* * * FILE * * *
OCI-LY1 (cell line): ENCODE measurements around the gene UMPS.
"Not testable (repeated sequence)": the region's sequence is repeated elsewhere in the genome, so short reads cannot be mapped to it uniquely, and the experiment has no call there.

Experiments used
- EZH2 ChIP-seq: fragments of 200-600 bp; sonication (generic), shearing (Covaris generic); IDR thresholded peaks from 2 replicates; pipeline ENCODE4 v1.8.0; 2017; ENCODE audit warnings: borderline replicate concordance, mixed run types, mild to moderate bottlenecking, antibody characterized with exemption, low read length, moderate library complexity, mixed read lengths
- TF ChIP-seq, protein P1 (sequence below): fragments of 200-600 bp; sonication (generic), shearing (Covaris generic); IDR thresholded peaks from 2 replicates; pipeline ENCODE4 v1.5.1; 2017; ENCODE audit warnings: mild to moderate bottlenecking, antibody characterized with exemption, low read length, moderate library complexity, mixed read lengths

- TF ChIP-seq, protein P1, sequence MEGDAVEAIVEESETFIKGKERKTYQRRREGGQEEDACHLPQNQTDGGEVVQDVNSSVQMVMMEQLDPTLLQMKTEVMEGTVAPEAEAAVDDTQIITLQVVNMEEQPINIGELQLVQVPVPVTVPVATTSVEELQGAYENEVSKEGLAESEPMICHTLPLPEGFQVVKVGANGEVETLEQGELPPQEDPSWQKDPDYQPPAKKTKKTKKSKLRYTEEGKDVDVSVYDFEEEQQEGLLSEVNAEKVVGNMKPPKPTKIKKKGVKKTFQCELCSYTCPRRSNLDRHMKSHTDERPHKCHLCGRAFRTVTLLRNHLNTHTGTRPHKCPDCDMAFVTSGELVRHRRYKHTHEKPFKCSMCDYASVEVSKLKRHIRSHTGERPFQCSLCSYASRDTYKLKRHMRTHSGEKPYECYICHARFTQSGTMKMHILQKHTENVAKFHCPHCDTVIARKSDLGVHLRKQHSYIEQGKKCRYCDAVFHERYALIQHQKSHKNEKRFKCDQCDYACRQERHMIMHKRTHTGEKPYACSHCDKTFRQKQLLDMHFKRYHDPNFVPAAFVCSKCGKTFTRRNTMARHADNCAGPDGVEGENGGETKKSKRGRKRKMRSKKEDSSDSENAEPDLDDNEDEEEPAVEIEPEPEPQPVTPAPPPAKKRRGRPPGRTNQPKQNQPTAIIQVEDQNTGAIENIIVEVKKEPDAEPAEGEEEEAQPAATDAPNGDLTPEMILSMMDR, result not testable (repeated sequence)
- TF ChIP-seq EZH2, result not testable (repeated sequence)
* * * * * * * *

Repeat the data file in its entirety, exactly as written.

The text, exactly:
OCI-LY1 (cell line): ENCODE measurements around the gene UMPS.
"Not testable (repeated sequence)": the region's sequence is repeated elsewhere in the genome, so short reads cannot be mapped to it uniquely, and the experiment has no call there.

Experiments used
- EZH2 ChIP-seq: fragments of 200-600 bp; sonication (generic), shearing (Covaris generic); IDR thresholded peaks from 2 replicates; pipeline ENCODE4 v1.8.0; 2017; ENCODE audit warnings: borderline replicate concordance, mixed run types, mild to moderate bottlenecking, antibody characterized with exemption, low read length, moderate library complexity, mixed read lengths
- TF ChIP-seq, protein P1 (sequence below): fragments of 200-600 bp; sonication (generic), shearing (Covaris generic); IDR thresholded peaks from 2 replicates; pipeline ENCODE4 v1.5.1; 2017; ENCODE audit warnings: mild to moderate bottlenecking, antibody characterized with exemption, low read length, moderate library complexity, mixed read lengths

- TF ChIP-seq, protein P1, sequence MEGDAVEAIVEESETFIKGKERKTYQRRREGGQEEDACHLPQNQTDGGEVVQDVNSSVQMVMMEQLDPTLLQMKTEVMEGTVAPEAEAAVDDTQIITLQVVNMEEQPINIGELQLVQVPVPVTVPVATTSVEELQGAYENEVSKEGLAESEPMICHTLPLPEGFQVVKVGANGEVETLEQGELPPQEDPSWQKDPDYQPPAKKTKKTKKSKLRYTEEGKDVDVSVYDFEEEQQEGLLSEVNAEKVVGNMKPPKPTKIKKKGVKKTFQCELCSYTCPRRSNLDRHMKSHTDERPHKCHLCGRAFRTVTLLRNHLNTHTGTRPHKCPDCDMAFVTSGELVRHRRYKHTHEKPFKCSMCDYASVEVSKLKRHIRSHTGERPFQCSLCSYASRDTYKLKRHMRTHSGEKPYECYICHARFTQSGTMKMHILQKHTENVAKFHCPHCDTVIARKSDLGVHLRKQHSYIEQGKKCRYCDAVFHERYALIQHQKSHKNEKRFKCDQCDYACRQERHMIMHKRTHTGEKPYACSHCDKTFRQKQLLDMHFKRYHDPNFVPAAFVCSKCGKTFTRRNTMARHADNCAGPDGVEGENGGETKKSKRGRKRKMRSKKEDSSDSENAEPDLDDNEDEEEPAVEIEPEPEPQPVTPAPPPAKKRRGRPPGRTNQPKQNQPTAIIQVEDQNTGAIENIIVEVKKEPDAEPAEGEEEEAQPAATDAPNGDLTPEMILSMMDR, result not testable (repeated sequence)
- TF ChIP-seq EZH2, result not testable (repeated sequence)